“This memo is not a plea for legitimate intelligence and seems to endorse discrimination against Muslims,” says Caroline Fredrickson, director of the ACLU Washington Legislative Office. In a letter to state Homeland Security Director Steve McCraw, three Texas faith leaders have called for an investigation. The leaders say they find “troubling ... the lack of predicate for Reasonable Suspicion before Islamic and Leftist groups are to be spied upon in the course of their constitutionally protected civic activities.”
Serious as those implications are, the bulletin has a decidedly Keystone Kops: Kounter-Terror Squad flavor to it.
The memo suggests that terrorists have deployed lobbyists to turn Americans into pro-terror jihadists. “A number of organizations in the U.S. have been lobbying Islamic-based issues for many years. These lobbying efforts have turned public and political support towards radical goals such as Shariah [sic] law and support of terrorist military action against Western nations. ... The threats to Texas are significant.”
Who are these terror-loving lobbyists? The bulletin names names: The Council on American Islamic Relations, a Muslim civil-liberties group; the peace organization ANSWER (Act Now to Stop War and End Racism); and the International Action Center, a group opposing imperialism and militarism founded by former U.S. Attorney General Ramsey Clark.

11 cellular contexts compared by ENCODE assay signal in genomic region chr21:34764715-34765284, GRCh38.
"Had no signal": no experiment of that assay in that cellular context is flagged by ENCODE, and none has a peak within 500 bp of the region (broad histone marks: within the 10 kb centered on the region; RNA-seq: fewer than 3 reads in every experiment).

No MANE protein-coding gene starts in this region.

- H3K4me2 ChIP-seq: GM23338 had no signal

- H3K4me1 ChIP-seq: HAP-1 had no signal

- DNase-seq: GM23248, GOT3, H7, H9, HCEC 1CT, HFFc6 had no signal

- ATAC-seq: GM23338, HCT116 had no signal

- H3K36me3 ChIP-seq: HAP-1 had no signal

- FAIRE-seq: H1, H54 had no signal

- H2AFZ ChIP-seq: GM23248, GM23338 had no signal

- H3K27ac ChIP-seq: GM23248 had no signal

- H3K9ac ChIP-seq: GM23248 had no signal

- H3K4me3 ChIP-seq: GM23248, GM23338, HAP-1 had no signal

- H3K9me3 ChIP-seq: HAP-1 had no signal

“Law enforcement should be aware of activities in their area,” the memo advises.
If it sounds like the fusion center analysis was based on right-wing Web sites prone to conspiracy-mongering, that’s because it was. Citations include an article on HumanEvents.com by the author of such books as The Politically Incorrect Guide to Islam (and the Crusades) and Stealth Jihad: How Radical Islam is Subverting America Without Guns or Bombs; and a review of Stealth Jihad on FrontPage magazine’s Web site.
It gets weirder. The author of the weekly Prevention Awareness Bulletin is James Johnson, son of Congressman Sam Johnson, a Republican who represents Collin County. James Johnson and his wife, Anita Miller, have received at least $1 million in no-bid contracts from Collin County since 2004 to design and run the fusion system.
James Johnson and Miller declined e-mailed requests to comment, but Collin County spokesman Tim Wyatt downplayed the significance of the memo.
“The bulletin didn’t direct any agency to investigate or target anybody,” he said. “I don’t think fire marshals in North Texas are out hunting for radical terrorists.” He did say that the county would review the sources and how the document was written.
Wyatt sent the Observer two January issues of the bulletin to show that most were concerned with more sober topics. One of the January bulletins does steer clear of the Muslim Menace altogether, discussing the law-enforcement implications of failing banks and progress made in preparing for flu epidemics. But the other, dated Jan. 22, includes a 12-point “Suicide Bombing Indicator Checklist.” FYI: Watch out for “inappropriate attire,” “sweating,” “mumbling,” and, of course, “last-minute indulgence in ‘sin’.”